24 January 2021 The Irish Film & Television Network
Members Of The Irish Film & TV Industry Pay Tribute To Maeve Binchy
31 Jul 2012 : By Steve Cummins and Eva Hall
The stories of Maeve Binchy have been enjoyed by film and TV audiences worldwide
Members of the Irish film and television industry have this morning paid tribute to best-selling novelist Maeve Binchy who has died aged 72 following a short illness.

Ms Binchy was born in Dalkey in Co Dublin and sold more than 40 million books worldwide which were translated into 30 languages. Many of her novels and short stories have been adapted for both the big and small screen.

‘Circle of Friends’ (1995), ‘Tara Road’ (2005) and ‘How About You’ (2007) were all made into feature films and shot in Ireland, while ‘The Lilac Bus’ (1990) and ‘Anner House’ (2007) were made into TV movies. Her novel ‘Echoes’ was also made into a four-part TV series in 1988.

Irish producer Noel Pearson, a close friend of Binchy’s, produced two of her stories for the big screen –‘Tara Road’ and ‘How About You’ – as well as the recent RTÉ documentary on her life, ‘Maeve Binchy – At Home In The World’.

This morning he described the Dublin-born author as “probably the most generous and kindest person I ever met,” adding “I know that that might sound sweeping or whatever, but she was kind to everyone. She cared a lot about other people and she worked really, really hard.”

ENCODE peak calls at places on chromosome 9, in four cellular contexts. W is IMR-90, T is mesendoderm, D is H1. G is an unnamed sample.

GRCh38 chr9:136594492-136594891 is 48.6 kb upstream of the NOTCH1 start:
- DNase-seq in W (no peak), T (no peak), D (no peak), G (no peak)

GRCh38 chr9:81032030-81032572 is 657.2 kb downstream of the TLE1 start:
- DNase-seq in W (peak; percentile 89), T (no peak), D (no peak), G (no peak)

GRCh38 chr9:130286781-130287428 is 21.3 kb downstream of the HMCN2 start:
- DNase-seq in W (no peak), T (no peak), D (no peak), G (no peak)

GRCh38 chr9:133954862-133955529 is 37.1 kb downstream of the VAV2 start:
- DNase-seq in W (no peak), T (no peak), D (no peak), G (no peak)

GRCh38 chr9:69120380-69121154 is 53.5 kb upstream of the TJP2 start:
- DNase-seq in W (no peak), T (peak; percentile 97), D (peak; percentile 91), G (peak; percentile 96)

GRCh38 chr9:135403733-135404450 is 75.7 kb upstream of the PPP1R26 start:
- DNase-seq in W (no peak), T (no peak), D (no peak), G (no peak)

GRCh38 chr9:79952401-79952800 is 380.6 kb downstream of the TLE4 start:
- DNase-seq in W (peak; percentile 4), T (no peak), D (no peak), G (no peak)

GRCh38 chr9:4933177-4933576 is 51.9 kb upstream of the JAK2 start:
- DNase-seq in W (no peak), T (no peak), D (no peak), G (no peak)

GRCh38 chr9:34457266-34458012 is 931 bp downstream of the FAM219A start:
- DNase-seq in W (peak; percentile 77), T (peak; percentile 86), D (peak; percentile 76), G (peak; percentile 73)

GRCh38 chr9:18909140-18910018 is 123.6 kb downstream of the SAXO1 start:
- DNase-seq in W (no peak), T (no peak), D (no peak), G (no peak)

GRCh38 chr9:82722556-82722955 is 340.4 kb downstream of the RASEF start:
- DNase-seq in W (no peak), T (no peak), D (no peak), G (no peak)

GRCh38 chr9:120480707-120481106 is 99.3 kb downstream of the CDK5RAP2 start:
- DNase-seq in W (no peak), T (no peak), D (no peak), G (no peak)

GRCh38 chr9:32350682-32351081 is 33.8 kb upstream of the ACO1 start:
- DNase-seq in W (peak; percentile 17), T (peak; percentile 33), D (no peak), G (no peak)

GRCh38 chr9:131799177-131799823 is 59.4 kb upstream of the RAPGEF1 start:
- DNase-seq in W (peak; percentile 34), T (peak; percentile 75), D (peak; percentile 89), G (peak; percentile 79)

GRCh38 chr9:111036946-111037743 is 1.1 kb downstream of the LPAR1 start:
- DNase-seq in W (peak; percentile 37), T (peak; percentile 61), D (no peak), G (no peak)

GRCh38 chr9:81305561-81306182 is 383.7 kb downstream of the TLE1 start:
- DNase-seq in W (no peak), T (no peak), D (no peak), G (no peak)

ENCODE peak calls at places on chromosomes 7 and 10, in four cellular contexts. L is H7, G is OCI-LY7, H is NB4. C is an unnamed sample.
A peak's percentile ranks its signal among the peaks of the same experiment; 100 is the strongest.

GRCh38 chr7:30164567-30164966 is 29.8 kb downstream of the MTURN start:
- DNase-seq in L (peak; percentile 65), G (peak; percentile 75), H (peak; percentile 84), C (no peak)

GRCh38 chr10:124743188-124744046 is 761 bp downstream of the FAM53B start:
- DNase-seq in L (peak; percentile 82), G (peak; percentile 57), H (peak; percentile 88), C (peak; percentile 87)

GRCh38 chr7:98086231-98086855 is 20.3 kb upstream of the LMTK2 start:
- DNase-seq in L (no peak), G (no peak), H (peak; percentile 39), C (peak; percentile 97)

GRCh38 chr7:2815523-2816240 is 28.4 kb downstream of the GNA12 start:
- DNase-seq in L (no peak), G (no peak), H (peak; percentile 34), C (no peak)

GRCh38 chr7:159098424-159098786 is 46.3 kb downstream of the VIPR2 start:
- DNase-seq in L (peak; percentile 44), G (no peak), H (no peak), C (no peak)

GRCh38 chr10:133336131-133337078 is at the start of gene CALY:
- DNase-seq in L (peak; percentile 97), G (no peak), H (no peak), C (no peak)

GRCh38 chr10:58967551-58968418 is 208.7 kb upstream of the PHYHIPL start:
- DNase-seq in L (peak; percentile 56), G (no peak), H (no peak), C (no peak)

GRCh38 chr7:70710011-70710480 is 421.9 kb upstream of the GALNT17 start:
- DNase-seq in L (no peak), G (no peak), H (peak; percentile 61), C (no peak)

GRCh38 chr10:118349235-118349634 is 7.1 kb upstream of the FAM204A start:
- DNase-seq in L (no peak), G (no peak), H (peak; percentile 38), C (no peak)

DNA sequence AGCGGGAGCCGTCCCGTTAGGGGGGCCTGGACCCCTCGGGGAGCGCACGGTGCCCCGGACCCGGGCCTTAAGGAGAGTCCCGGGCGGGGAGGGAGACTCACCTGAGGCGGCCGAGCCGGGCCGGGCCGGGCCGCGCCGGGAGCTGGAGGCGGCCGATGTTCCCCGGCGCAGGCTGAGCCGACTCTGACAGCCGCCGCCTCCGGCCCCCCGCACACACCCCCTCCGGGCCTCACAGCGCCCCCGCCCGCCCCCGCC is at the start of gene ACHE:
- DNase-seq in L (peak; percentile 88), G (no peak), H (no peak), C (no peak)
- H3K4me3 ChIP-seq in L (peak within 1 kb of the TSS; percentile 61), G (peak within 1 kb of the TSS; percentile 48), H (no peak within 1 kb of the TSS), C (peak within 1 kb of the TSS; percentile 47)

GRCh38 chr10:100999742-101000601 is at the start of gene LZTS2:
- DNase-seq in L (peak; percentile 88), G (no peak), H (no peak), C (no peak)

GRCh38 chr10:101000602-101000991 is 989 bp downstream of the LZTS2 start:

Speaking on radio Pearson added: “I’ve only known her about 15 years. I did ‘Tara Road’ by accident. She was trying to do it herself and then I met her one day and we sat down and talked about it and then I just took it over. I asked her to do ‘How About You’ about four years ago with Vanessa Redgrave. Then I persuaded her to do a documentary. She didn’t want to do a documentary. She didn’t want people saying nice things about her, she just didn’t want it! I said you have to and so she did it.”

Remembering the times that he worked with her, Pearson joked: “If everyone was as easy as her to work with I’d never stop working. She was terrific. You went and you talked and suggested this fella and that woman to play this. She always put in her penny worth, but she was great. She will be such a loss to so many people. I couldn’t begin to tell you the kindness that she gave to people.”

Actor and writer Shane Connaughton (My Left Foot) adapted both ‘The Lilac Bus’ and ‘Tara Road’ for the screen. He remembers first meeting Binchy in the 1970s while she was then working as a journalist.

“She interviewed me when she was working for The Irish Times in London,” Connaughton told IFTN. “She interviewed me in Fleet Street when I was an actor over there. This was way, way before I’d worked with her, she wasn’t a writer then she was a journalist.”

Recalling Binchy’s humour Connaughton said that Binchy had felt he had made ‘The Lilac Bus’ “too sexy” in his adaptation for television. “She was always joking with me about it, she said ‘I never realised it was so sexy!’ So that worked well.”

Dublin director Anthony Byrne (Single Handed) directed the 2007 film adaptation of Binchy’s short story ‘How About You’ and told IFTN that he would remember her as “a very generous and open person, full of life.”